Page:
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Courtrooms of the Future : NEXT L.A.: A look at issues, people and ideas helping to shape the emerging metropolis.

Do cyber-judges and virtual reality crime re-enactments sound like science fiction? They are, but maybe not for long.

ant a divorce? Stroll to the nearest Quick Court kiosk and dissolve your marriage at the keyboard. Slapped with a speeding ticket? Dial up the courthouse computer and pay the fine through your touch-tone phone.

And what about that lawsuit you need to file in San Francisco today? Hey, no sweat. Just call your attorney--she’ll file the papers electronically.

What’s that? You want to see a real, live judge? Well sure, no problem. Step inside the Next L.A. courthouse and walk the halls of 21st-Century justice.

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Peek into that courtroom on the first floor--the jurors are staring at a three-dimensional hologram, a replica of a murder scene complete with bloody bodies. Down the hall, jurors are navigating a “virtual reality” re-enactment of a car crash, flinching as they watch a drunk driver swerve in heavy traffic.

Then there are the popcorn-munching jurors on the fifth floor. The judge recorded the entire trial on video a few weeks ago, then edited out the objections, the sidebar conferences and the high-strung legal wrangling. The result: a condensed trial that jurors can watch on a big-screen TV.

Finally, you’ve got to check out the latest judge on the bench. It’s a computer, actually, stocked with the best in artificial intelligence.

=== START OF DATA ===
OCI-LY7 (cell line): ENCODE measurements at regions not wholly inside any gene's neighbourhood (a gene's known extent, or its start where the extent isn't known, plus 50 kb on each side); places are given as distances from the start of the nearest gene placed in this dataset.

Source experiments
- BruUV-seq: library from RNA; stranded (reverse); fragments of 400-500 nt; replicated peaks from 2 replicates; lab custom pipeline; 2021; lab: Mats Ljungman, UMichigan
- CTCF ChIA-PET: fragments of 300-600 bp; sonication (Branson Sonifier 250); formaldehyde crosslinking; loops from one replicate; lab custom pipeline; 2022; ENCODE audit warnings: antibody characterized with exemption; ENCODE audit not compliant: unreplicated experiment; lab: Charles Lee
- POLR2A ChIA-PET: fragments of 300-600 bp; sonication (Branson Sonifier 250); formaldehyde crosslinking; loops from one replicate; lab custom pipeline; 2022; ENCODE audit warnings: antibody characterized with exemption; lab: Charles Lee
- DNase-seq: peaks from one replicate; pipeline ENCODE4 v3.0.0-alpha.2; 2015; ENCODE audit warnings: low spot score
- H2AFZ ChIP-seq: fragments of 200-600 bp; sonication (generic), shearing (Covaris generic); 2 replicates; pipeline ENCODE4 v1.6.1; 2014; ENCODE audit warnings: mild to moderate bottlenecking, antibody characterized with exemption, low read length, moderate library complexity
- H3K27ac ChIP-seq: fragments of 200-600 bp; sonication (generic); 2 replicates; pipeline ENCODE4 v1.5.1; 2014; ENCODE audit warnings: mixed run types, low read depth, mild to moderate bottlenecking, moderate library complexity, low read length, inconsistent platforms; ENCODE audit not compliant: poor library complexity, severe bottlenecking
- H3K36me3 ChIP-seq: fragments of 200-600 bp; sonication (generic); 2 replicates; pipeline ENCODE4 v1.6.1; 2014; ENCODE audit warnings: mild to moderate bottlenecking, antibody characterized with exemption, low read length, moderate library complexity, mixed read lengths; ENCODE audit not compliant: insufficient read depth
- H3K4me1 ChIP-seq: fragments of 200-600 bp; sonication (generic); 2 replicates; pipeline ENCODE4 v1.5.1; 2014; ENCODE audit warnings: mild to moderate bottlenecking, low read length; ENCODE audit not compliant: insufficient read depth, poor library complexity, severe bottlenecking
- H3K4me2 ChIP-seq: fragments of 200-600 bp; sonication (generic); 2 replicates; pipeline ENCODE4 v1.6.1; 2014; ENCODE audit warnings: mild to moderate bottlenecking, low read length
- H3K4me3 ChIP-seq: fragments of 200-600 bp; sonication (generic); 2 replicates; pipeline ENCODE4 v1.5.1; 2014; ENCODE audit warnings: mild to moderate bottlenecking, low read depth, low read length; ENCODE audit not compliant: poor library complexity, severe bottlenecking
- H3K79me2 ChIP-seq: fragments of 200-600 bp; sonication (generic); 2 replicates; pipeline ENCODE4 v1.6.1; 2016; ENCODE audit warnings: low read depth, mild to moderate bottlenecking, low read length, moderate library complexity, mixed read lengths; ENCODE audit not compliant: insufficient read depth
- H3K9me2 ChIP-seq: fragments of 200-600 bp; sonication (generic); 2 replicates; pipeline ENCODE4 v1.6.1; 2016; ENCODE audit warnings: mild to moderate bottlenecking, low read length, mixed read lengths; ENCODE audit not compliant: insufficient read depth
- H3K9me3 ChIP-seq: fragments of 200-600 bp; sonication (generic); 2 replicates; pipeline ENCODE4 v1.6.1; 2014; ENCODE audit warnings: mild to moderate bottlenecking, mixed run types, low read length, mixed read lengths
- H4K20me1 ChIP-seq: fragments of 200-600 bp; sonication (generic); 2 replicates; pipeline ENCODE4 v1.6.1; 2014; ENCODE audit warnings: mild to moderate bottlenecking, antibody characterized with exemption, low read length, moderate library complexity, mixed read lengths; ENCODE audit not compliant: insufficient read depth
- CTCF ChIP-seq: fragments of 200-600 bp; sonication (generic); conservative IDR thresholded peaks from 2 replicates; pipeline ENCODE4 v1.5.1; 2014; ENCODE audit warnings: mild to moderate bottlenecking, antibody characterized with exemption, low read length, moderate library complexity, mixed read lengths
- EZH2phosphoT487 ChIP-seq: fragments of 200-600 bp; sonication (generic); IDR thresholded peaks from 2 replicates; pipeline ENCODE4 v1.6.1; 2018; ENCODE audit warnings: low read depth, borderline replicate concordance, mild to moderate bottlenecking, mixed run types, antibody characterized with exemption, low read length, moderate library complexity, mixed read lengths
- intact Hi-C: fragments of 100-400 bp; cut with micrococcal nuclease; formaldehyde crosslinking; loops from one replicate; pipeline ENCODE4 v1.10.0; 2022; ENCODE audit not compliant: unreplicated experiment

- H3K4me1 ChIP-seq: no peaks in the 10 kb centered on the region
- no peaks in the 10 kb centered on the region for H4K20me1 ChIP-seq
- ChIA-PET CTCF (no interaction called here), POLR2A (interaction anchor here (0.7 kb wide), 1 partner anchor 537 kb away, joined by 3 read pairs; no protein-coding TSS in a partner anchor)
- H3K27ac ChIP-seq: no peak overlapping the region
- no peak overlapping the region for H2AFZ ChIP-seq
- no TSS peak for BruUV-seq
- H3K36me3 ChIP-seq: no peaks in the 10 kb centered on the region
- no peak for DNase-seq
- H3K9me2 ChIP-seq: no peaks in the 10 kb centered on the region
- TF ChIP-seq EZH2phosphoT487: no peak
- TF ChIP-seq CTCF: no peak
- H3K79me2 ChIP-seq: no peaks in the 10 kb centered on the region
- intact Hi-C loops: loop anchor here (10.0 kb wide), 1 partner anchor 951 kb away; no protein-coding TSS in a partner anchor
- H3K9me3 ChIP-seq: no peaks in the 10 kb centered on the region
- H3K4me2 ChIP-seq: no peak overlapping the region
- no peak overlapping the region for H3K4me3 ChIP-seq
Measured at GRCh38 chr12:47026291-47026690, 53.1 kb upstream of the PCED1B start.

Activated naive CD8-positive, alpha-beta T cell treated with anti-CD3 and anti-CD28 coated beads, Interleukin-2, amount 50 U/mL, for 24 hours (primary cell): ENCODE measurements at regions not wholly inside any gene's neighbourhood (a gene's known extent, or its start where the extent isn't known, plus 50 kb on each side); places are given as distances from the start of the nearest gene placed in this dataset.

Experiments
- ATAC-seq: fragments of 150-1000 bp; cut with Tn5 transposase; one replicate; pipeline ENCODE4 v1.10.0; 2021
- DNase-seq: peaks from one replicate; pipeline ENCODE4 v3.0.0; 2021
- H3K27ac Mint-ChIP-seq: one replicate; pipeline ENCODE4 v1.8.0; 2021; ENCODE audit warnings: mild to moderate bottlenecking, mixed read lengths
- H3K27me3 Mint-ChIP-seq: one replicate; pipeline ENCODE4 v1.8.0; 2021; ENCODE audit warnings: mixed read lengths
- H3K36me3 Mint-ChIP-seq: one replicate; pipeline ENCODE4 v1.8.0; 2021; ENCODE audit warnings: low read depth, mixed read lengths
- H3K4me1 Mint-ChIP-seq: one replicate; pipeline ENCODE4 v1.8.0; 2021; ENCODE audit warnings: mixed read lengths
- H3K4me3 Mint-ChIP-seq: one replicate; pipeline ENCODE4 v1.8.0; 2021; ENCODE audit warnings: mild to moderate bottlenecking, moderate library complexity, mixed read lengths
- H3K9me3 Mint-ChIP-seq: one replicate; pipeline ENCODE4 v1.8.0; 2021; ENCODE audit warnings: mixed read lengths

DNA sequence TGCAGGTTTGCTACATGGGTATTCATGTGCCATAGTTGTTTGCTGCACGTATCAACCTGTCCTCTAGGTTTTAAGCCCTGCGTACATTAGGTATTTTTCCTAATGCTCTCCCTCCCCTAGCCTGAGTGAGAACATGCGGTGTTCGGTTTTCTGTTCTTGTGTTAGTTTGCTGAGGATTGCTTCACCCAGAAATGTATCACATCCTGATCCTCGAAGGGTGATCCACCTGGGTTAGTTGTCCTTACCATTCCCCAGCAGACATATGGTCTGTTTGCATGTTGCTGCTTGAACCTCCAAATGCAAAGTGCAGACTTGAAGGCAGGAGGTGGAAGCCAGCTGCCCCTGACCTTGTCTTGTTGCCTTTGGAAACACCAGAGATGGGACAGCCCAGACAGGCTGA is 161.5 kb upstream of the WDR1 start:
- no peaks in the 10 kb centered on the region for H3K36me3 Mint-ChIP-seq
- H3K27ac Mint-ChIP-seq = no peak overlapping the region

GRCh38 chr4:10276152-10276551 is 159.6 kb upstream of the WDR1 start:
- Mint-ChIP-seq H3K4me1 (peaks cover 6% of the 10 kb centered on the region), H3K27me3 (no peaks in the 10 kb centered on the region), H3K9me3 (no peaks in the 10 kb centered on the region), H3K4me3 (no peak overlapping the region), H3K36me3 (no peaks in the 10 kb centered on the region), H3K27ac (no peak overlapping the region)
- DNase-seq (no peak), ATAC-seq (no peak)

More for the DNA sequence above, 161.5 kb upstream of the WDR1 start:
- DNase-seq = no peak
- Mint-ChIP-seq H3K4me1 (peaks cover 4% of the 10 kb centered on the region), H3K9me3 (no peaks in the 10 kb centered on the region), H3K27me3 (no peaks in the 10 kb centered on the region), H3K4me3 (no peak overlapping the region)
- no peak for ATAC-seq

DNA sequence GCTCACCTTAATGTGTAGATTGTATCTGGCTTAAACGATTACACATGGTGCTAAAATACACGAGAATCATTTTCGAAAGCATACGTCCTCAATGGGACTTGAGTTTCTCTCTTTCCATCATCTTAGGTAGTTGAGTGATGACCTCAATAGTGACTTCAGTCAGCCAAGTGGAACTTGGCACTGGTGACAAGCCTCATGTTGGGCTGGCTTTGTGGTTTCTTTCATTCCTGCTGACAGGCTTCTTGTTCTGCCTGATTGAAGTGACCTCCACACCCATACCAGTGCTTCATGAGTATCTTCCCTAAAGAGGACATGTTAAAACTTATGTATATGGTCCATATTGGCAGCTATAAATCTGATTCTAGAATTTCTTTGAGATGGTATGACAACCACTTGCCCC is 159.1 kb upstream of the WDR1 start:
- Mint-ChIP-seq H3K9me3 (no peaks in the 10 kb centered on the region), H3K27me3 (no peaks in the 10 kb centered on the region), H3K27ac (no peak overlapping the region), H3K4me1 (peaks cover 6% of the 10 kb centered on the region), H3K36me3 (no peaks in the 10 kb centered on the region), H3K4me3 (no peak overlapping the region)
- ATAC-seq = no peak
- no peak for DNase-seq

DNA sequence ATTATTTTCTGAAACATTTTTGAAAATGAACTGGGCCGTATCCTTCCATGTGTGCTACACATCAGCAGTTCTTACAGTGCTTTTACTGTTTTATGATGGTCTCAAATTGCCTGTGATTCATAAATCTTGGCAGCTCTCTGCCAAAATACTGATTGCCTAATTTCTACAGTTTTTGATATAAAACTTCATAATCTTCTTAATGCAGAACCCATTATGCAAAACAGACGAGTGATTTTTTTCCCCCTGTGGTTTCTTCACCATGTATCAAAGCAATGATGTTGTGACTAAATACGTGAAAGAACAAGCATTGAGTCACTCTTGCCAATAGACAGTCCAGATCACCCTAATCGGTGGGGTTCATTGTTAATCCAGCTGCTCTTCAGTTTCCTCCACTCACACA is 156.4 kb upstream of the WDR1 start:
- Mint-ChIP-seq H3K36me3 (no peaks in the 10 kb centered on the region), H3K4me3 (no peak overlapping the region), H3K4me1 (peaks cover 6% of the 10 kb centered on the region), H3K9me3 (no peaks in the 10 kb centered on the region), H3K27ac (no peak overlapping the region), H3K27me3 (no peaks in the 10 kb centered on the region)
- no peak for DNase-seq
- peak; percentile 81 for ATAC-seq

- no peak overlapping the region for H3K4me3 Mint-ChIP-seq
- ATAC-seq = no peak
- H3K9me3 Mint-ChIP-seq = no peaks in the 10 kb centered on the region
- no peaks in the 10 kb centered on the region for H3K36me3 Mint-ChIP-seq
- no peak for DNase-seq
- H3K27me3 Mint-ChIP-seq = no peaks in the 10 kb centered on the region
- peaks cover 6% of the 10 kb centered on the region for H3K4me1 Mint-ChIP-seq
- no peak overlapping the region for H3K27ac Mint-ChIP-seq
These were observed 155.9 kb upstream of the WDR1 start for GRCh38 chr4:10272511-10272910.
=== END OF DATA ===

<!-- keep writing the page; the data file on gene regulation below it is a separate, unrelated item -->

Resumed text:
Drawing on a huge database of case histories, this computer forecasts results of upcoming lawsuits. In a personal injury case, for example, attorneys punch in the facts and the computer spits out a predicted verdict, complete with a damage award. Usually, the computer’s analysis persuades the bickering sides to settle before trial.

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So . . . how does it strike you, this new, high-tech justice? No more law books on the shelves of judges’ chambers--they all use CD-ROM reference libraries. No more musty archives, either--just tap a computer screen and call up any file you need.

Sure, the justice seems a bit more impersonal. And less dramatic. But it’s definitely more efficient.

Isn’t that what everyone wanted back in 1995?

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This mythical Next L.A. courthouse sounds like the stuff of science fiction. But it’s not all that far out.

The O.J. Simpson double-murder trial has showcased some of the most sophisticated courtroom technology in use today.

Lawyers have marked their evidence photos with bar codes, like those used in supermarkets. They swipe the bar code with a hand-held scanner and presto--the photo pops up on a courtroom screen.

The Simpson courtroom also features software that instantly converts the court reporter’s shorthand into English, and sends the transcript directly to the lawyers’ laptop computers. As the transcript scrolls by, attorneys can mark crucial passages electronically for future reference.

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But such handy technology sounds downright plodding compared to what’s in the works.

The upcoming retrial of Erik and Lyle Menendez will feature a video dramatization showing how the brothers dashed into the house to shoot their parents, ran outside, reloaded and returned to the bloodied TV room. Prosecutors hope the image will prompt jurors to view the brothers as cold-blooded killers.

Within a decade or two, lawyers may be able to recreate a crime for jurors even more dramatically, using holograms or virtual reality. Prosecutors could make the jurors feel as though they were hunched behind a shrub, watching O.J. Simpson slash his ex-wife’s neck. The defense could present an alternative scenario, taking jurors into a drug pusher’s mind as he slaughtered the two victims, or showing panelists how former LAPD Detective Mark Fuhrman could swipe a bloody glove and plant it on Simpson’s estate.